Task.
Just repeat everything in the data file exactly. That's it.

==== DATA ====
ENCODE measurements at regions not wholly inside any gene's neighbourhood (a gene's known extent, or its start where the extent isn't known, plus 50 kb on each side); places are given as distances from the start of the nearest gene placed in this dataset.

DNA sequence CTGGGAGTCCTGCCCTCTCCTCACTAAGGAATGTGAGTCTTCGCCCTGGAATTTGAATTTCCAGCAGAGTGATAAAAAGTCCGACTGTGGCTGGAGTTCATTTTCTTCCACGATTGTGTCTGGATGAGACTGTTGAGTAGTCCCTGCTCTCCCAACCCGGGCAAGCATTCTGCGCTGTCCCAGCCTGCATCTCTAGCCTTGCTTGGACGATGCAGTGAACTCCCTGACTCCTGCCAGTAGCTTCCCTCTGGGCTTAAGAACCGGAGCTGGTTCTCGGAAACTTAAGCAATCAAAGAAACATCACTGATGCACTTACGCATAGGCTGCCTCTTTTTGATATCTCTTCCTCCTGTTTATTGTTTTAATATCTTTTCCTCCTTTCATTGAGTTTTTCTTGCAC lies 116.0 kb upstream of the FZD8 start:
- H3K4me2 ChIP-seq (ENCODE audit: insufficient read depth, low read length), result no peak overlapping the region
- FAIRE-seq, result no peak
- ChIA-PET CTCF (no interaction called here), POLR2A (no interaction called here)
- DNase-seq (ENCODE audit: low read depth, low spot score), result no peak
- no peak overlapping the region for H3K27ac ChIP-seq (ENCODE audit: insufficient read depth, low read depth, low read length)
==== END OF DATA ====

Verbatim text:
ENCODE measurements at regions not wholly inside any gene's neighbourhood (a gene's known extent, or its start where the extent isn't known, plus 50 kb on each side); places are given as distances from the start of the nearest gene placed in this dataset.

DNA sequence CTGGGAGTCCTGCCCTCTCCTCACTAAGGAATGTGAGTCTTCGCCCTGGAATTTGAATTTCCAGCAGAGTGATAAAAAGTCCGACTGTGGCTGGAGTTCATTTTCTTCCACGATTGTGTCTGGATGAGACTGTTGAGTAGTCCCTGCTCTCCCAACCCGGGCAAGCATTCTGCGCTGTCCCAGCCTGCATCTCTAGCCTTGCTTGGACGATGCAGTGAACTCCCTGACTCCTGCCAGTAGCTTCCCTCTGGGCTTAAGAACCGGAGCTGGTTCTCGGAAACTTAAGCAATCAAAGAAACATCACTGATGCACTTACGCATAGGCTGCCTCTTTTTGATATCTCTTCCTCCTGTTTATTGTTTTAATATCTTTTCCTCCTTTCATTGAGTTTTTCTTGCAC lies 116.0 kb upstream of the FZD8 start:
- H3K4me2 ChIP-seq (ENCODE audit: insufficient read depth, low read length), result no peak overlapping the region
- FAIRE-seq, result no peak
- ChIA-PET CTCF (no interaction called here), POLR2A (no interaction called here)
- DNase-seq (ENCODE audit: low read depth, low spot score), result no peak
- no peak overlapping the region for H3K27ac ChIP-seq (ENCODE audit: insufficient read depth, low read depth, low read length)